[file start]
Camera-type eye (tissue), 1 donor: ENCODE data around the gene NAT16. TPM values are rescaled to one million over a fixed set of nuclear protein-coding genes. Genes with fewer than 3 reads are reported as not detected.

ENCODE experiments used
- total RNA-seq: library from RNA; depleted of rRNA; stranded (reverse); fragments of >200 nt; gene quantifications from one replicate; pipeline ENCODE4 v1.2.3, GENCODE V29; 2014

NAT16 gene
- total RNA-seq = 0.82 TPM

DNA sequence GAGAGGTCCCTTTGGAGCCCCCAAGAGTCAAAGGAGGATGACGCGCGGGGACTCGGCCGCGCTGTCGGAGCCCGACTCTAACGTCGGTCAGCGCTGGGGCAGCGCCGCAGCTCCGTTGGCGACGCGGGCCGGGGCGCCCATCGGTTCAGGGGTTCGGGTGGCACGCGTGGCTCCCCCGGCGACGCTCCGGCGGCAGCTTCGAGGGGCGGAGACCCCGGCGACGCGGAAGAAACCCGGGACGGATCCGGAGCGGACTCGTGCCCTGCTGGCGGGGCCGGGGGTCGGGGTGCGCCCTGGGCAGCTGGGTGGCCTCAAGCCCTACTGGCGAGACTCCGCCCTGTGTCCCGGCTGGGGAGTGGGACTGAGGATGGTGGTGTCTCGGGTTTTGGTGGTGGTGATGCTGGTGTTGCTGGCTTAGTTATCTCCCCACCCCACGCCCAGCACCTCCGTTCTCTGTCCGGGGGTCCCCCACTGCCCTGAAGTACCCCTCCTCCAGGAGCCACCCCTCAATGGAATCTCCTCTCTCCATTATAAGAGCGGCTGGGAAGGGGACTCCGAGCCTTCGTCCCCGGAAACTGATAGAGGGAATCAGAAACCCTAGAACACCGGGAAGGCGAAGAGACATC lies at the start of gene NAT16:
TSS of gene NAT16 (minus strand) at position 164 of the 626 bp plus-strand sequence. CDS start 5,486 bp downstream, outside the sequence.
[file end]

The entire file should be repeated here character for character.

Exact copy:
Camera-type eye (tissue), 1 donor: ENCODE data around the gene NAT16. TPM values are rescaled to one million over a fixed set of nuclear protein-coding genes. Genes with fewer than 3 reads are reported as not detected.

ENCODE experiments used
- total RNA-seq: library from RNA; depleted of rRNA; stranded (reverse); fragments of >200 nt; gene quantifications from one replicate; pipeline ENCODE4 v1.2.3, GENCODE V29; 2014

NAT16 gene
- total RNA-seq = 0.82 TPM

DNA sequence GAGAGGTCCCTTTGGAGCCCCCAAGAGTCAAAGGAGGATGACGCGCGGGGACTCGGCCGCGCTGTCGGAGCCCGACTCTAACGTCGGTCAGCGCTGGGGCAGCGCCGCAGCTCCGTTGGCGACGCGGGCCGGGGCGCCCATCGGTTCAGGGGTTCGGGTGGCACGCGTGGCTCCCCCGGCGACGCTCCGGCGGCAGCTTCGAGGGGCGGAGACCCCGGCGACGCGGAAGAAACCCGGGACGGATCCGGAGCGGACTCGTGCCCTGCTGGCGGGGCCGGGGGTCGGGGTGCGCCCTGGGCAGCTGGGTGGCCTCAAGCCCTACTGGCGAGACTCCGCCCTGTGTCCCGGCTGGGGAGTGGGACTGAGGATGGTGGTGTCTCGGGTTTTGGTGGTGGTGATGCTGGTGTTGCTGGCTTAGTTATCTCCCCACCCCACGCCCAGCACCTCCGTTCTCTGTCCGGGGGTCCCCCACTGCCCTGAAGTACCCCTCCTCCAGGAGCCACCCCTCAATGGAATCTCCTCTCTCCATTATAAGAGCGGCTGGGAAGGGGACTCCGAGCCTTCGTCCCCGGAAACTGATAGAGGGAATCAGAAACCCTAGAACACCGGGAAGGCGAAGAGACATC lies at the start of gene NAT16:
TSS of gene NAT16 (minus strand) at position 164 of the 626 bp plus-strand sequence. CDS start 5,486 bp downstream, outside the sequence.